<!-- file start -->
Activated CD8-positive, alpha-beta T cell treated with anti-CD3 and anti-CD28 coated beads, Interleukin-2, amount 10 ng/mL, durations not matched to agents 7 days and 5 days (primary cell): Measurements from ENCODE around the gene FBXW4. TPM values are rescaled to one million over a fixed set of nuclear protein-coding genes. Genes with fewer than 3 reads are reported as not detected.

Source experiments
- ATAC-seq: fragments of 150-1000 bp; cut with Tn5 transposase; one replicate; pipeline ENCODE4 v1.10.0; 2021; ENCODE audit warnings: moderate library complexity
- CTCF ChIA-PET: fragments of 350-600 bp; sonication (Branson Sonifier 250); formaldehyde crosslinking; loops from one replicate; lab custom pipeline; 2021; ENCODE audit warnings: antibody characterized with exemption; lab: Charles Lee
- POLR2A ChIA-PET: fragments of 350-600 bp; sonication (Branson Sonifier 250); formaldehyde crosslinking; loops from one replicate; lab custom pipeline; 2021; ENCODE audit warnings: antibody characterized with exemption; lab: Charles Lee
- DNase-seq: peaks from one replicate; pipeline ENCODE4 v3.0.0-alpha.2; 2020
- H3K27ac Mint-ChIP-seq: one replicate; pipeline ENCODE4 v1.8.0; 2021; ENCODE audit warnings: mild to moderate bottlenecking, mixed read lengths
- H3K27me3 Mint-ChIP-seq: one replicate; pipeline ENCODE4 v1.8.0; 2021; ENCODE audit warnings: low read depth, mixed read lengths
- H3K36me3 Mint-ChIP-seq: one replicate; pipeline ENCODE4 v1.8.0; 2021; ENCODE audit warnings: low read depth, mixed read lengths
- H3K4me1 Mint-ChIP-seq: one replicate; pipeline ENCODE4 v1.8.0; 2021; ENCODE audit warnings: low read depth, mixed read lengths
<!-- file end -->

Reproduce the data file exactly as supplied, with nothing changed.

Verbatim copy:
Activated CD8-positive, alpha-beta T cell treated with anti-CD3 and anti-CD28 coated beads, Interleukin-2, amount 10 ng/mL, durations not matched to agents 7 days and 5 days (primary cell): Measurements from ENCODE around the gene FBXW4. TPM values are rescaled to one million over a fixed set of nuclear protein-coding genes. Genes with fewer than 3 reads are reported as not detected.

Source experiments
- ATAC-seq: fragments of 150-1000 bp; cut with Tn5 transposase; one replicate; pipeline ENCODE4 v1.10.0; 2021; ENCODE audit warnings: moderate library complexity
- CTCF ChIA-PET: fragments of 350-600 bp; sonication (Branson Sonifier 250); formaldehyde crosslinking; loops from one replicate; lab custom pipeline; 2021; ENCODE audit warnings: antibody characterized with exemption; lab: Charles Lee
- POLR2A ChIA-PET: fragments of 350-600 bp; sonication (Branson Sonifier 250); formaldehyde crosslinking; loops from one replicate; lab custom pipeline; 2021; ENCODE audit warnings: antibody characterized with exemption; lab: Charles Lee
- DNase-seq: peaks from one replicate; pipeline ENCODE4 v3.0.0-alpha.2; 2020
- H3K27ac Mint-ChIP-seq: one replicate; pipeline ENCODE4 v1.8.0; 2021; ENCODE audit warnings: mild to moderate bottlenecking, mixed read lengths
- H3K27me3 Mint-ChIP-seq: one replicate; pipeline ENCODE4 v1.8.0; 2021; ENCODE audit warnings: low read depth, mixed read lengths
- H3K36me3 Mint-ChIP-seq: one replicate; pipeline ENCODE4 v1.8.0; 2021; ENCODE audit warnings: low read depth, mixed read lengths
- H3K4me1 Mint-ChIP-seq: one replicate; pipeline ENCODE4 v1.8.0; 2021; ENCODE audit warnings: low read depth, mixed read lengths